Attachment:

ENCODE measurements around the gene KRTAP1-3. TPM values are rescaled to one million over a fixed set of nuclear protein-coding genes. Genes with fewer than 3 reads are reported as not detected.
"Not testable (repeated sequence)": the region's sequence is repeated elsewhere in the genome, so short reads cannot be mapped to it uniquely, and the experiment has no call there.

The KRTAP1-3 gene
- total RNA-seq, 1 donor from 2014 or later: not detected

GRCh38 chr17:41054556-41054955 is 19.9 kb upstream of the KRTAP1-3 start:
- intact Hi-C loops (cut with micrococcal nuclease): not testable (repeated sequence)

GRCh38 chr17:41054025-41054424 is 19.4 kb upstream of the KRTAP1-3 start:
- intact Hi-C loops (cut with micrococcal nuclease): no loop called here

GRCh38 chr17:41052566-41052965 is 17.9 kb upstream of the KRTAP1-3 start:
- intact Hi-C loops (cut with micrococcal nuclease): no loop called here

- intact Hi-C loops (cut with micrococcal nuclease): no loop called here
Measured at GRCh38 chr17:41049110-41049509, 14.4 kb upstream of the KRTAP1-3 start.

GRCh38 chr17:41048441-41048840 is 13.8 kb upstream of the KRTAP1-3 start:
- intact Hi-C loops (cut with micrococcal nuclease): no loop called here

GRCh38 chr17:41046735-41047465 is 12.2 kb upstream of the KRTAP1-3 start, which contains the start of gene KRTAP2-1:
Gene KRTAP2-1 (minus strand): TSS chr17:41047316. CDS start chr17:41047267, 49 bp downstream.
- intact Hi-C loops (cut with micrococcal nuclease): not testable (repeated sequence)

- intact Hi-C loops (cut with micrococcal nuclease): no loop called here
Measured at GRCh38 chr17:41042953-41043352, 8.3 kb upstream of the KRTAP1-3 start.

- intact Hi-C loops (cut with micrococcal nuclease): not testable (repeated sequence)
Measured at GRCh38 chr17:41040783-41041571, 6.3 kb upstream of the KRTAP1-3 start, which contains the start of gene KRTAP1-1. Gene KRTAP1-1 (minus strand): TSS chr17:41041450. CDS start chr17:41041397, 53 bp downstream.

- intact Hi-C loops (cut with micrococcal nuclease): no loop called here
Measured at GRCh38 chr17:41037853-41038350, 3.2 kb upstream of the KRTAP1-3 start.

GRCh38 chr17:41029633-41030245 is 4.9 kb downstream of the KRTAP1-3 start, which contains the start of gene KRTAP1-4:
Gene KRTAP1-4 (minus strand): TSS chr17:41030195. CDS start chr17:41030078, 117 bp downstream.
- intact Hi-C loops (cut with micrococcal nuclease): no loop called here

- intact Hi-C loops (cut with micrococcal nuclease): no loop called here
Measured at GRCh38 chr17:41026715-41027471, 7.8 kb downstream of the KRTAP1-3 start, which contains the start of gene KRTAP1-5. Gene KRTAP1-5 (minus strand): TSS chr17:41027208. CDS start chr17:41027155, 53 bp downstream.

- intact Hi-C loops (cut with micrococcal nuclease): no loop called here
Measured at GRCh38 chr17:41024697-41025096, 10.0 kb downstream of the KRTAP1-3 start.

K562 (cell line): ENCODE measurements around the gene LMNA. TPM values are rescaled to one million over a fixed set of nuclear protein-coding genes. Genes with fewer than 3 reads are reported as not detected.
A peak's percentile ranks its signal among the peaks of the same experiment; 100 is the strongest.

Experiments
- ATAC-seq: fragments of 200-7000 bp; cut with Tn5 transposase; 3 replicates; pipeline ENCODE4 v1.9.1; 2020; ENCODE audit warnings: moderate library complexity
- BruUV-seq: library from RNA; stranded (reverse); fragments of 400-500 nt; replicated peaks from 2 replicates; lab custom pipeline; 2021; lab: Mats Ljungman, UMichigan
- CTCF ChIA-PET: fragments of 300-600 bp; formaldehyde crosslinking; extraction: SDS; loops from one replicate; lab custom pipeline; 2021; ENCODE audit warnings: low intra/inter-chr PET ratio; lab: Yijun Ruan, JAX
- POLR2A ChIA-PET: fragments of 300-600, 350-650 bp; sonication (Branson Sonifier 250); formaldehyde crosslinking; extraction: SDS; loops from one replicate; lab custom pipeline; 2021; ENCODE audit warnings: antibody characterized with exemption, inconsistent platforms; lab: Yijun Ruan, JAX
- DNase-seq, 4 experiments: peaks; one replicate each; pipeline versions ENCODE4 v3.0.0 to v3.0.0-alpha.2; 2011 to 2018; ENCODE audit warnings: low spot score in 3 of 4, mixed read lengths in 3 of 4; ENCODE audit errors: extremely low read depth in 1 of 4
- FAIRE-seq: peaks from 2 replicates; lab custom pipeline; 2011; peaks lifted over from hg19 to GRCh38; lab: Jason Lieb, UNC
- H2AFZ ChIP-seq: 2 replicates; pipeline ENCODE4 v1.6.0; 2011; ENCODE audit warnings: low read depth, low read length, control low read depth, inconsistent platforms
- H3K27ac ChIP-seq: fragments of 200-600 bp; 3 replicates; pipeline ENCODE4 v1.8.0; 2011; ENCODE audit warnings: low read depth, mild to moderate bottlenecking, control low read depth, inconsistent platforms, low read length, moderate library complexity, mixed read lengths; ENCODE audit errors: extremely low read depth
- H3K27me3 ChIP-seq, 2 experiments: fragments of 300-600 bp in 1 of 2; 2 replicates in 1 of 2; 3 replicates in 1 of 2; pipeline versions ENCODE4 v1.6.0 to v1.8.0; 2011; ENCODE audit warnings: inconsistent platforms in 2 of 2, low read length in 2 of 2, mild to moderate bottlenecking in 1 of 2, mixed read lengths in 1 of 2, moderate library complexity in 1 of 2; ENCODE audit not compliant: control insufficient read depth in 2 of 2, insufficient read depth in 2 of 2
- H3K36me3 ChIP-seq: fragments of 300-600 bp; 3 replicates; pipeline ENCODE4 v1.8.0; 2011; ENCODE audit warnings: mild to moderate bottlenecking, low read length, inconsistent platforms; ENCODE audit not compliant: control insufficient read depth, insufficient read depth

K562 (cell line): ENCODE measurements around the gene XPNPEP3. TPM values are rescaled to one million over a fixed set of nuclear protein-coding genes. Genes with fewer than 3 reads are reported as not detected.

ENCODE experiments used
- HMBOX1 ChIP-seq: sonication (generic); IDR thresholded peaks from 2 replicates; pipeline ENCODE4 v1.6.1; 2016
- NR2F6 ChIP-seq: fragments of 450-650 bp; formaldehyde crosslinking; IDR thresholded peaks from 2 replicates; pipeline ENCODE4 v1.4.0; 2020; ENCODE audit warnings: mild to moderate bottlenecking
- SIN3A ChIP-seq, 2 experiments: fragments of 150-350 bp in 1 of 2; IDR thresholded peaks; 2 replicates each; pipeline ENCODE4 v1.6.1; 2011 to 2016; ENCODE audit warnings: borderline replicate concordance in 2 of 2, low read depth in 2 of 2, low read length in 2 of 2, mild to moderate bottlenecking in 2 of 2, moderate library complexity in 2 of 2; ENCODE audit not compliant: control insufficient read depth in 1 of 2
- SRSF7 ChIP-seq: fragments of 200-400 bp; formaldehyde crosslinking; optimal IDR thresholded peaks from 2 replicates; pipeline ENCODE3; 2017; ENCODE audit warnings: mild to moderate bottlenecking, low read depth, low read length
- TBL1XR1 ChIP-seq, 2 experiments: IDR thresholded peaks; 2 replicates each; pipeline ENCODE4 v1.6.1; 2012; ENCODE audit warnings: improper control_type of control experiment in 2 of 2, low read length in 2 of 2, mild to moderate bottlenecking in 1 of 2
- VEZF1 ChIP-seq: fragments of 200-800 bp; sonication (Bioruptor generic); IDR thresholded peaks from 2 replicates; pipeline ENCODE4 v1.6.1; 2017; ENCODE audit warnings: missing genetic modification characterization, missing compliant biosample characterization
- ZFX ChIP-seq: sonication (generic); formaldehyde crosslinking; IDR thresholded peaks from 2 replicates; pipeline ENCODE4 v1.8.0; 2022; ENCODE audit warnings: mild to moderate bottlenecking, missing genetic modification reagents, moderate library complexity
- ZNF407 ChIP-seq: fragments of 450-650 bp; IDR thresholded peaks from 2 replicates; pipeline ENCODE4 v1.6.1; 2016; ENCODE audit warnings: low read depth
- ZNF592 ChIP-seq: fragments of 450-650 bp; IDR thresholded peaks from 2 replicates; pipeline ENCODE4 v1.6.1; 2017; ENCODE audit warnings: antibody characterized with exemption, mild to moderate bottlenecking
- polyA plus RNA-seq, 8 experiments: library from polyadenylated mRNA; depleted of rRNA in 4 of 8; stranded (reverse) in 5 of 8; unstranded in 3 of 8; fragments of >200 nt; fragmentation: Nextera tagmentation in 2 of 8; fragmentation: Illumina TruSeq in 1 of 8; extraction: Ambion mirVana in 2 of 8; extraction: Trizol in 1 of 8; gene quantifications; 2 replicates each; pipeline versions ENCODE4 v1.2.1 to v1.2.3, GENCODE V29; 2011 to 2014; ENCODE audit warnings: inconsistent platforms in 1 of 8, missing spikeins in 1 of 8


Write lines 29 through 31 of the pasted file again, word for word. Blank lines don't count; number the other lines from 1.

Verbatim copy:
- intact Hi-C loops (cut with micrococcal nuclease): no loop called here
Measured at GRCh38 chr17:41024697-41025096, 10.0 kb downstream of the KRTAP1-3 start.

K562 (cell line): ENCODE measurements around the gene LMNA. TPM values are rescaled to one million over a fixed set of nuclear protein-coding genes. Genes with fewer than 3 reads are reported as not detected.